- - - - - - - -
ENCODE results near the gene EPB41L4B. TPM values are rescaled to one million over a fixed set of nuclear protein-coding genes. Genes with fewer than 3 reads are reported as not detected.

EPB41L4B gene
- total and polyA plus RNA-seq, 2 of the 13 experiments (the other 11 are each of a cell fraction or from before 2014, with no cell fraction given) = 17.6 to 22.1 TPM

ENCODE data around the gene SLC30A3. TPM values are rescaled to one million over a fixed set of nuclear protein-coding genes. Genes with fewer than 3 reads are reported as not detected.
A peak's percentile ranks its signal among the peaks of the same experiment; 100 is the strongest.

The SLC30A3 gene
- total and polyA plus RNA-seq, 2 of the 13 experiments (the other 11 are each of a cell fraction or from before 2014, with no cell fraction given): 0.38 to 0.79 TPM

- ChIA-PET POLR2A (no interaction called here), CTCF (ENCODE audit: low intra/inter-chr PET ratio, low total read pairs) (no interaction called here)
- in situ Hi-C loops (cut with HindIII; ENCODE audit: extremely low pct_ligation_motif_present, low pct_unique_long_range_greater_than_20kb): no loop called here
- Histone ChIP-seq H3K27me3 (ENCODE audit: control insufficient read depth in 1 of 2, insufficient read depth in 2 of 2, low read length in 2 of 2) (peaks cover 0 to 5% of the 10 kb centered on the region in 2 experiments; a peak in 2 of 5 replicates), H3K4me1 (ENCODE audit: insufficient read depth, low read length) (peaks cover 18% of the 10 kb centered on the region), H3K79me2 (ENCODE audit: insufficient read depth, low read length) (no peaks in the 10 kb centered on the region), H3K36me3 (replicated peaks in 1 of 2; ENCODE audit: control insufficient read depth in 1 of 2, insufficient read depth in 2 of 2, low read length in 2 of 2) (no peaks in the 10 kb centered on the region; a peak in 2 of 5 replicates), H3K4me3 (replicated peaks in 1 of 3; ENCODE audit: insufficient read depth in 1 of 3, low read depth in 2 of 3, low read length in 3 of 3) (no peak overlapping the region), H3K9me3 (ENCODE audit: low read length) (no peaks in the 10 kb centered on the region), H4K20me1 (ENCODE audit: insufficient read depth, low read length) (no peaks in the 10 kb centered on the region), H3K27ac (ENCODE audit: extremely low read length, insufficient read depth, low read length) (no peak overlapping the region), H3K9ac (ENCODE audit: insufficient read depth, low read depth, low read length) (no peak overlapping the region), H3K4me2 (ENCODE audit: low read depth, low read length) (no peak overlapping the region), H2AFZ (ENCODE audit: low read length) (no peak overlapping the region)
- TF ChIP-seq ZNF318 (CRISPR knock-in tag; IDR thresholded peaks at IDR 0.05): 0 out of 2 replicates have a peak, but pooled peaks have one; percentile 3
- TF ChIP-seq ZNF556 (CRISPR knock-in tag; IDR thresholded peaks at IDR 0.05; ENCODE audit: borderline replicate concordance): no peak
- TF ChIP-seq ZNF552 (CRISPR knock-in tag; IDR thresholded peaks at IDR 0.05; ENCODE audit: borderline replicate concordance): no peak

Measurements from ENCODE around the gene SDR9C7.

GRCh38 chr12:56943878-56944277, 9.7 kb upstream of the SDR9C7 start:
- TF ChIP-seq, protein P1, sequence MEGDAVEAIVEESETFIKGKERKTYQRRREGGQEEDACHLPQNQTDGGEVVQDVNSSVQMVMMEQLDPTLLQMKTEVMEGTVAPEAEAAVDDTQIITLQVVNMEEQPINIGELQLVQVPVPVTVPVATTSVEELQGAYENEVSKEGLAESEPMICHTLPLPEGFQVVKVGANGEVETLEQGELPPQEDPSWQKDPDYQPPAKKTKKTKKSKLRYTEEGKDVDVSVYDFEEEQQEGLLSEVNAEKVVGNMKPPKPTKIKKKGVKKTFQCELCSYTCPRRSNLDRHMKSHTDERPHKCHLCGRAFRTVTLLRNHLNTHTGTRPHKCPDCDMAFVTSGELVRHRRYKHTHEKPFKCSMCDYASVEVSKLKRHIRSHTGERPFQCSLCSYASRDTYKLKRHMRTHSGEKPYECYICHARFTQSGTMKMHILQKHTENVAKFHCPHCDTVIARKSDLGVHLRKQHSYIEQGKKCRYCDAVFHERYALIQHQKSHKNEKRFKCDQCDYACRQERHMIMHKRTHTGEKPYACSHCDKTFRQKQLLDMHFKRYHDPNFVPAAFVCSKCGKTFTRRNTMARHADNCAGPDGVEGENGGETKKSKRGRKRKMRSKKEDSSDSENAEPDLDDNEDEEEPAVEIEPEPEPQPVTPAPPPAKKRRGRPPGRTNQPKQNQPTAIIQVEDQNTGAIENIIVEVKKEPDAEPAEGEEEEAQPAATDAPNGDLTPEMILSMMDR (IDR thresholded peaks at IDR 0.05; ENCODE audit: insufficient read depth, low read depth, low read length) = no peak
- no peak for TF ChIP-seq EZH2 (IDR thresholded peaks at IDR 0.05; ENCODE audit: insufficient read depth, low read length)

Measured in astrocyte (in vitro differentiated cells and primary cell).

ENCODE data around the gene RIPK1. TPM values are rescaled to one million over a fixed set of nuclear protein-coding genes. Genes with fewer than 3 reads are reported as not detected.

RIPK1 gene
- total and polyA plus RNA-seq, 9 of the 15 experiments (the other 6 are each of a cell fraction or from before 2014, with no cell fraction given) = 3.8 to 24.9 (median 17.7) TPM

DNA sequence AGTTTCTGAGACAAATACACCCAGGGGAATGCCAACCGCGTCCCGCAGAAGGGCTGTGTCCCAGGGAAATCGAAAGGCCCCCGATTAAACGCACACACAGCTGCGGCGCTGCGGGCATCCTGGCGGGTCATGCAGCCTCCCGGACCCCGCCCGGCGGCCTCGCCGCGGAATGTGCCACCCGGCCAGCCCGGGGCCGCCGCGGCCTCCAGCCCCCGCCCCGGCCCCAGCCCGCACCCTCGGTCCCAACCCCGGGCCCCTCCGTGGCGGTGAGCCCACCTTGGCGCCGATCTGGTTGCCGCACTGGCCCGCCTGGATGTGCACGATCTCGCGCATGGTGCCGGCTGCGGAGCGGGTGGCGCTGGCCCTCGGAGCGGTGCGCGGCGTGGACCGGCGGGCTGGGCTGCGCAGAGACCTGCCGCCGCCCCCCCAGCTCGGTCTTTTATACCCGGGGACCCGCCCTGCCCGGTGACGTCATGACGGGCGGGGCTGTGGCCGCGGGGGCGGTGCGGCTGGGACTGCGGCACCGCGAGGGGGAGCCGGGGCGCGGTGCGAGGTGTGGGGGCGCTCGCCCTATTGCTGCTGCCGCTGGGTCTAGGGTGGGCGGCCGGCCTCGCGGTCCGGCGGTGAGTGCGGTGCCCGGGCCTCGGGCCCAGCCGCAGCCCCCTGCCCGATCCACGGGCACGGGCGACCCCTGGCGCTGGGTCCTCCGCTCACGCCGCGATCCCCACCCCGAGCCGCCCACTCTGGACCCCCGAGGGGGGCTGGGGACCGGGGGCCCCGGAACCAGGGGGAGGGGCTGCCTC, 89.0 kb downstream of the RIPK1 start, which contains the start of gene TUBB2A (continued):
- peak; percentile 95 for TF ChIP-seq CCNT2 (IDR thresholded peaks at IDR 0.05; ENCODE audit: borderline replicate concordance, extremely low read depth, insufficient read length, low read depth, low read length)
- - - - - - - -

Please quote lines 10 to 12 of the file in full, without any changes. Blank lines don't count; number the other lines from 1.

- Histone ChIP-seq H3K27me3 (ENCODE audit: control insufficient read depth in 1 of 2, insufficient read depth in 2 of 2, low read length in 2 of 2) (peaks cover 0 to 5% of the 10 kb centered on the region in 2 experiments; a peak in 2 of 5 replicates), H3K4me1 (ENCODE audit: insufficient read depth, low read length) (peaks cover 18% of the 10 kb centered on the region), H3K79me2 (ENCODE audit: insufficient read depth, low read length) (no peaks in the 10 kb centered on the region), H3K36me3 (replicated peaks in 1 of 2; ENCODE audit: control insufficient read depth in 1 of 2, insufficient read depth in 2 of 2, low read length in 2 of 2) (no peaks in the 10 kb centered on the region; a peak in 2 of 5 replicates), H3K4me3 (replicated peaks in 1 of 3; ENCODE audit: insufficient read depth in 1 of 3, low read depth in 2 of 3, low read length in 3 of 3) (no peak overlapping the region), H3K9me3 (ENCODE audit: low read length) (no peaks in the 10 kb centered on the region), H4K20me1 (ENCODE audit: insufficient read depth, low read length) (no peaks in the 10 kb centered on the region), H3K27ac (ENCODE audit: extremely low read length, insufficient read depth, low read length) (no peak overlapping the region), H3K9ac (ENCODE audit: insufficient read depth, low read depth, low read length) (no peak overlapping the region), H3K4me2 (ENCODE audit: low read depth, low read length) (no peak overlapping the region), H2AFZ (ENCODE audit: low read length) (no peak overlapping the region)
- TF ChIP-seq ZNF318 (CRISPR knock-in tag; IDR thresholded peaks at IDR 0.05): 0 out of 2 replicates have a peak, but pooled peaks have one; percentile 3
- TF ChIP-seq ZNF556 (CRISPR knock-in tag; IDR thresholded peaks at IDR 0.05; ENCODE audit: borderline replicate concordance): no peak